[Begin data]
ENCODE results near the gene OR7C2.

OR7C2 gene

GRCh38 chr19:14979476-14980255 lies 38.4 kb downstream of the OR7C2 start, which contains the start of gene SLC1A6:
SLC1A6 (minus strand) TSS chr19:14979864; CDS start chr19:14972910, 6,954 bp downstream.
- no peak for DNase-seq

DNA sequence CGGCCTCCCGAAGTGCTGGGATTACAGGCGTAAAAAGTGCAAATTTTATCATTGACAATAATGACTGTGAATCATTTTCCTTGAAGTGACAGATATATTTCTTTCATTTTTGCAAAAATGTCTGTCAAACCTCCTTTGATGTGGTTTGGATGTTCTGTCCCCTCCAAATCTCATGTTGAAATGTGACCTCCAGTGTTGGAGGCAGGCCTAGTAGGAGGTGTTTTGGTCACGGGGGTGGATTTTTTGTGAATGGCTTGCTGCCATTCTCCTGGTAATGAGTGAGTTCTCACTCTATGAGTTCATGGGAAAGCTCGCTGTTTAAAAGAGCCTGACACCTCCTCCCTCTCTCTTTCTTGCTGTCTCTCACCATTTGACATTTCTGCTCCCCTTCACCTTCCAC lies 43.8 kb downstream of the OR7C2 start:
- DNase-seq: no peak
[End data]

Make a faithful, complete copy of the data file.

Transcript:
ENCODE results near the gene OR7C2.

OR7C2 gene

GRCh38 chr19:14979476-14980255 lies 38.4 kb downstream of the OR7C2 start, which contains the start of gene SLC1A6:
SLC1A6 (minus strand) TSS chr19:14979864; CDS start chr19:14972910, 6,954 bp downstream.
- no peak for DNase-seq

DNA sequence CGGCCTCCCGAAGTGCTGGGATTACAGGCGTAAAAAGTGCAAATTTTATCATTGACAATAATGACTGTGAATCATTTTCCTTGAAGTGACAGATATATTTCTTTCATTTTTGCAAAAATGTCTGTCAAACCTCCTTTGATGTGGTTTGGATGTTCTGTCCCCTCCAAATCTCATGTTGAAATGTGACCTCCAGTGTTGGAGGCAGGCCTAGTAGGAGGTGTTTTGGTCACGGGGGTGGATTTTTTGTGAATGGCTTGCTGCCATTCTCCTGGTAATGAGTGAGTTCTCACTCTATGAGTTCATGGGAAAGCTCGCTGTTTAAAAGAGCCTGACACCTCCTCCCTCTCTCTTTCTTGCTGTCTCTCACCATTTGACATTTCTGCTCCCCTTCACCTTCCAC lies 43.8 kb downstream of the OR7C2 start:
- DNase-seq: no peak